Colombia: Growth slows to over eight-year low in Q1
March 1, 2017
Q1’s GDP figures confirmed that the Colombian economy continues to struggle with low oil prices two years after they first started to fall. GDP growth slowed from 2.0% in Q4 to just 1.1% in the first quarter of 2017, the worst performance since December 2008. The dismal print was actually in line with market forecasts as there was widespread expectation that the tax increase approved by Congress in December would impact consumption.
The first quarter’s deceleration was mainly driven by weak private consumption—which accounts for around 60% of GDP. Private consumption growth slowed from 2.3% in Q4 to 1.1% in Q1, which reflected the negative effect of the three-percentage-point hike in the Value-added Tax implemented recently. Therefore, private consumption should gradually improve in the coming quarters. In contrast, government consumption picked up pace in Q1 as it grew 2.1%, a marked improvement from Q4’s 0.2%, which had been the lowest reading in over a decade. Although fixed investment continued to drag on growth, it seems to be on its way to a full recovery as it improved for a third consecutive quarter in Q1 (Q1: -0.7% year-on-year, Q4: -2.9% yoy).
Taking a look at the external side of the economy, exports of goods and services worsened from Q4’s 3.4% contraction to a 3.6% fall in Q1. While imports also declined in Q1, they did so at a much slower rate compared to the previous quarter (Q1: -0.4% yoy, Q4: -4.3% yoy). As a result, the external sector deducted 0.5 percentage points from growth (Q4: +0.6 percentage points)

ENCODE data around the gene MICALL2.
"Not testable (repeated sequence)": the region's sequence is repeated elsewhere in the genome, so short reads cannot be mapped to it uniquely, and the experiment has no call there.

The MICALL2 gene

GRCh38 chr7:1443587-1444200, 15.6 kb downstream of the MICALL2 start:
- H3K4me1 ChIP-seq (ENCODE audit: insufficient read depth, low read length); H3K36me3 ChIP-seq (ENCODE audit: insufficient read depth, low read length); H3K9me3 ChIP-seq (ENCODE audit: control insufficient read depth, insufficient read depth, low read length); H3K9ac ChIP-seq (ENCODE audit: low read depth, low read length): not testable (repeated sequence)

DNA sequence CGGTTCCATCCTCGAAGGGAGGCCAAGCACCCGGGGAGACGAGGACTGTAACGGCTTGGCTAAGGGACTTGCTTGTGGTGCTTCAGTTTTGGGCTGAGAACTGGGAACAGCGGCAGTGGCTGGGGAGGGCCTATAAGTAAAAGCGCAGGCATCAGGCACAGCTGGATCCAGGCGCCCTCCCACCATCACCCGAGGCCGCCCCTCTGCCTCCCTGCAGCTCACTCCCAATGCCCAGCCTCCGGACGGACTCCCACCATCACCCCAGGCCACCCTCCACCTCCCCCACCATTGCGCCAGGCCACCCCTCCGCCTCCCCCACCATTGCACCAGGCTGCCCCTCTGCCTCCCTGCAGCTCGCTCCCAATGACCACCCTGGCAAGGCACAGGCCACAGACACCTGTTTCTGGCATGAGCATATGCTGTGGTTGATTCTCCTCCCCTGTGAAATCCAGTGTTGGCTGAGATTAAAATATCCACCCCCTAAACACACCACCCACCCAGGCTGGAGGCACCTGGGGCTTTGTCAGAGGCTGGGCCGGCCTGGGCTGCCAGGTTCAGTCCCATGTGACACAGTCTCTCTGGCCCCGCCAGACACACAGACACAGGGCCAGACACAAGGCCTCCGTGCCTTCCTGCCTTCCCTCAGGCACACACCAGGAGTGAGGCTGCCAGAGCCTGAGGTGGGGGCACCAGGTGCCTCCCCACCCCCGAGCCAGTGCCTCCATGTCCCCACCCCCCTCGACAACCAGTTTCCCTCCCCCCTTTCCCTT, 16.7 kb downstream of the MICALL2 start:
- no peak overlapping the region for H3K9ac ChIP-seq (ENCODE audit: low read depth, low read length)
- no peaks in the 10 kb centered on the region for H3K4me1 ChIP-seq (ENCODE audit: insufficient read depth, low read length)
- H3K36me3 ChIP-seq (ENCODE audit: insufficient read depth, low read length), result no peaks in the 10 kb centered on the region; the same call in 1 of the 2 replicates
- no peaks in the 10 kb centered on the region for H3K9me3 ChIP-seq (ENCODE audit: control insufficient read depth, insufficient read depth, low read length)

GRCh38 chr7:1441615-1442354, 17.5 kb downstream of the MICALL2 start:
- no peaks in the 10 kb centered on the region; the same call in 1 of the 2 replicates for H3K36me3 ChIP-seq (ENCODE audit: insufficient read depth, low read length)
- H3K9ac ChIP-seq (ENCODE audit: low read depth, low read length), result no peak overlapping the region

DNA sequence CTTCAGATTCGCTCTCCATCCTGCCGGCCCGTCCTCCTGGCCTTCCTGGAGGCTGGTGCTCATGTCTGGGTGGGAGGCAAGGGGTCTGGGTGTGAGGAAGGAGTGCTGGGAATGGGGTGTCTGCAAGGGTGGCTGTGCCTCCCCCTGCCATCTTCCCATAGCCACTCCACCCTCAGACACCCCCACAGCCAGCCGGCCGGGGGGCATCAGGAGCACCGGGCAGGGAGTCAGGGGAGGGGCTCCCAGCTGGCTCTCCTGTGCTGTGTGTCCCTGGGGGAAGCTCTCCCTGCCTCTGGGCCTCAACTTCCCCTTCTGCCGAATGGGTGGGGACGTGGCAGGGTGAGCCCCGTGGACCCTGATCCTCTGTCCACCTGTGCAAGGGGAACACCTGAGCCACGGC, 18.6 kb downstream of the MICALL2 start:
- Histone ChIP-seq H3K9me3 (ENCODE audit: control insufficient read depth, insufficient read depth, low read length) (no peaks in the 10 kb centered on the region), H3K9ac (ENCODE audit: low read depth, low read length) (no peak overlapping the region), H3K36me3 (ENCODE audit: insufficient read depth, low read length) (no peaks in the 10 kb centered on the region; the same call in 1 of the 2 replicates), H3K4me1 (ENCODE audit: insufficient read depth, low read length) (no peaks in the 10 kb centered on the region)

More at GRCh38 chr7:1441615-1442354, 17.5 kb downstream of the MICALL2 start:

In seasonally-adjusted terms, the economy contracted 0.2% over the previous quarter in Q1, which contrasted Q4’s 1.0% expansion.
Despite Q1’s disappointing print, Colombia’s economy should see a modest pickup this year as the Andean country gradually recovers from the shocks that affected growth in 2016, such as low oil prices, a prolonged drought and a disruptive truckers’ strike. Furthermore, fixed investment is expected to contribute to growth this year, as spending on the country’s ambitious 4G (cuarta generación) infrastructure program ramps up.
Author: Luis Lopez Vivas, Economist